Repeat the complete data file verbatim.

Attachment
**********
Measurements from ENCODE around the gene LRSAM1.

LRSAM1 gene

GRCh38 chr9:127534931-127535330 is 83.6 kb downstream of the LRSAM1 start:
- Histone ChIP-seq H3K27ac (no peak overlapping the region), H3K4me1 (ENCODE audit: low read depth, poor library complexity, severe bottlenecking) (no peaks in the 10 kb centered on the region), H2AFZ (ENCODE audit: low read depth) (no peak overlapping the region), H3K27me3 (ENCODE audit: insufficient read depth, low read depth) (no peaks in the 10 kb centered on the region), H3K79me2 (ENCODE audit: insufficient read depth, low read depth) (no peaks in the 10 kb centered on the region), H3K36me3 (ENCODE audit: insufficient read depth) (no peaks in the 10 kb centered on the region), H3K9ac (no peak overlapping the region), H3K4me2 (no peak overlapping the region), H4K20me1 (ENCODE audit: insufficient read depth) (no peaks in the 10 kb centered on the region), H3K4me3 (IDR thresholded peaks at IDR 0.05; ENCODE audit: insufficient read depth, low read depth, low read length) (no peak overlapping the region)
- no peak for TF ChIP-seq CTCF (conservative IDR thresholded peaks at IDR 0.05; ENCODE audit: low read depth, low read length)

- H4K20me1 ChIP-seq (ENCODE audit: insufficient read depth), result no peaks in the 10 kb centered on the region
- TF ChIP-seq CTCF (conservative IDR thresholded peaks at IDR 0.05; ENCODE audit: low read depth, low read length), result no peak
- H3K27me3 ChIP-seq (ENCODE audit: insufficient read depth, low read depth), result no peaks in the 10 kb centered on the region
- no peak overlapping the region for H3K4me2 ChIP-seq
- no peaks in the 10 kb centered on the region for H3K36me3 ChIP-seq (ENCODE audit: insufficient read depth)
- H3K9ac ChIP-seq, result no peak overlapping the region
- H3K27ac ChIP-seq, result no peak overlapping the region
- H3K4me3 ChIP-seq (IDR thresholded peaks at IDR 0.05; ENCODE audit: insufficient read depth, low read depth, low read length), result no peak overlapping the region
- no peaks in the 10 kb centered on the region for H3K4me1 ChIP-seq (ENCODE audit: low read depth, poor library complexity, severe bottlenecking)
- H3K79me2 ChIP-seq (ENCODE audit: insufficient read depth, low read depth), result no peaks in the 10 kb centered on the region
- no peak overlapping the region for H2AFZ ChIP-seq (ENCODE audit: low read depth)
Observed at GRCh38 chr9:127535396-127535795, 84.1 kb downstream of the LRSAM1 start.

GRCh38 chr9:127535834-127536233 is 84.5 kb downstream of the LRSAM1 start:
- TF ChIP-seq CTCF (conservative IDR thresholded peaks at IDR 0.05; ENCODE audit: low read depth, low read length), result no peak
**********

Measurements from ENCODE around the gene LRSAM1.

LRSAM1 gene

GRCh38 chr9:127534931-127535330 is 83.6 kb downstream of the LRSAM1 start:
- Histone ChIP-seq H3K27ac (no peak overlapping the region), H3K4me1 (ENCODE audit: low read depth, poor library complexity, severe bottlenecking) (no peaks in the 10 kb centered on the region), H2AFZ (ENCODE audit: low read depth) (no peak overlapping the region), H3K27me3 (ENCODE audit: insufficient read depth, low read depth) (no peaks in the 10 kb centered on the region), H3K79me2 (ENCODE audit: insufficient read depth, low read depth) (no peaks in the 10 kb centered on the region), H3K36me3 (ENCODE audit: insufficient read depth) (no peaks in the 10 kb centered on the region), H3K9ac (no peak overlapping the region), H3K4me2 (no peak overlapping the region), H4K20me1 (ENCODE audit: insufficient read depth) (no peaks in the 10 kb centered on the region), H3K4me3 (IDR thresholded peaks at IDR 0.05; ENCODE audit: insufficient read depth, low read depth, low read length) (no peak overlapping the region)
- no peak for TF ChIP-seq CTCF (conservative IDR thresholded peaks at IDR 0.05; ENCODE audit: low read depth, low read length)

- H4K20me1 ChIP-seq (ENCODE audit: insufficient read depth), result no peaks in the 10 kb centered on the region
- TF ChIP-seq CTCF (conservative IDR thresholded peaks at IDR 0.05; ENCODE audit: low read depth, low read length), result no peak
- H3K27me3 ChIP-seq (ENCODE audit: insufficient read depth, low read depth), result no peaks in the 10 kb centered on the region
- no peak overlapping the region for H3K4me2 ChIP-seq
- no peaks in the 10 kb centered on the region for H3K36me3 ChIP-seq (ENCODE audit: insufficient read depth)
- H3K9ac ChIP-seq, result no peak overlapping the region
- H3K27ac ChIP-seq, result no peak overlapping the region
- H3K4me3 ChIP-seq (IDR thresholded peaks at IDR 0.05; ENCODE audit: insufficient read depth, low read depth, low read length), result no peak overlapping the region
- no peaks in the 10 kb centered on the region for H3K4me1 ChIP-seq (ENCODE audit: low read depth, poor library complexity, severe bottlenecking)
- H3K79me2 ChIP-seq (ENCODE audit: insufficient read depth, low read depth), result no peaks in the 10 kb centered on the region
- no peak overlapping the region for H2AFZ ChIP-seq (ENCODE audit: low read depth)
Observed at GRCh38 chr9:127535396-127535795, 84.1 kb downstream of the LRSAM1 start.

GRCh38 chr9:127535834-127536233 is 84.5 kb downstream of the LRSAM1 start:
- TF ChIP-seq CTCF (conservative IDR thresholded peaks at IDR 0.05; ENCODE audit: low read depth, low read length), result no peak